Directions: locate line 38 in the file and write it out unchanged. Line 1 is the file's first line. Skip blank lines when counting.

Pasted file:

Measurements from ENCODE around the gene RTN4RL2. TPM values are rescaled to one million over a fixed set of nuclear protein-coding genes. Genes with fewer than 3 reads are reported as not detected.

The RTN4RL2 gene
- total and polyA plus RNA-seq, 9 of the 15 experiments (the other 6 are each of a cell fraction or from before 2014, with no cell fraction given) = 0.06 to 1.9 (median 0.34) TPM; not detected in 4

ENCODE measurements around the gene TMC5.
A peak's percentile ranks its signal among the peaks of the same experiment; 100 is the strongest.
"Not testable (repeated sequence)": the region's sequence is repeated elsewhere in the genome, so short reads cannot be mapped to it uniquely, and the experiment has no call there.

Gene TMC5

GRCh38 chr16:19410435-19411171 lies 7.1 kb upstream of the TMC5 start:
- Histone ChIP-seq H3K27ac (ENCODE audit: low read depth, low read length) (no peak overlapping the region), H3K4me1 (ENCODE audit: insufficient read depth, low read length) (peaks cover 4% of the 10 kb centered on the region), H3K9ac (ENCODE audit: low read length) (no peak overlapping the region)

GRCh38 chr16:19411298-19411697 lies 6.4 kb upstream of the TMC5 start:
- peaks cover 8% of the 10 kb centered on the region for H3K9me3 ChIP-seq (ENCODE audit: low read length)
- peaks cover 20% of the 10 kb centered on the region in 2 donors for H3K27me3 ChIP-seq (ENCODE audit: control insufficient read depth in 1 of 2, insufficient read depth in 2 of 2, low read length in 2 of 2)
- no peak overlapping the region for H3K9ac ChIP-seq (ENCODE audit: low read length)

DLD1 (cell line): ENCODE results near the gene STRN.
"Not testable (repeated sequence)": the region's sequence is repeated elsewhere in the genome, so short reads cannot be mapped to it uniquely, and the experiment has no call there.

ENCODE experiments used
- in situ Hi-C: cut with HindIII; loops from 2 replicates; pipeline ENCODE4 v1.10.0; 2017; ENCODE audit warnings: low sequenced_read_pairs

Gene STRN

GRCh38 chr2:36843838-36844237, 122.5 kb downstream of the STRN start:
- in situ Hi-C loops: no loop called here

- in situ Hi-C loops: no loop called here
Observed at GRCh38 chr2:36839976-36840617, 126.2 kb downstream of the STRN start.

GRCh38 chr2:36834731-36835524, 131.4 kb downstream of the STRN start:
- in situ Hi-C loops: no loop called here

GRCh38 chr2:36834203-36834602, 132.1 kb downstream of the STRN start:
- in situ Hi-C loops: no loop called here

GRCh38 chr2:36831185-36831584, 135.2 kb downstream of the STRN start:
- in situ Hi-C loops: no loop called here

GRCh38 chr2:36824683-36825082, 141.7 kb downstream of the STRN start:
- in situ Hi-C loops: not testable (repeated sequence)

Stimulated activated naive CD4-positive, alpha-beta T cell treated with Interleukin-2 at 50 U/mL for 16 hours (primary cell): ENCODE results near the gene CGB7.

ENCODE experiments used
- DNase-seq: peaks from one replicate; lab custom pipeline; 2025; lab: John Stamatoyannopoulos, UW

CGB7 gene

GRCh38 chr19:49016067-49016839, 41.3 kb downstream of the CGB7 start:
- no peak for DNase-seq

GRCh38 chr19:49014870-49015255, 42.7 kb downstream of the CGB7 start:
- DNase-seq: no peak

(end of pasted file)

- DNase-seq: no peak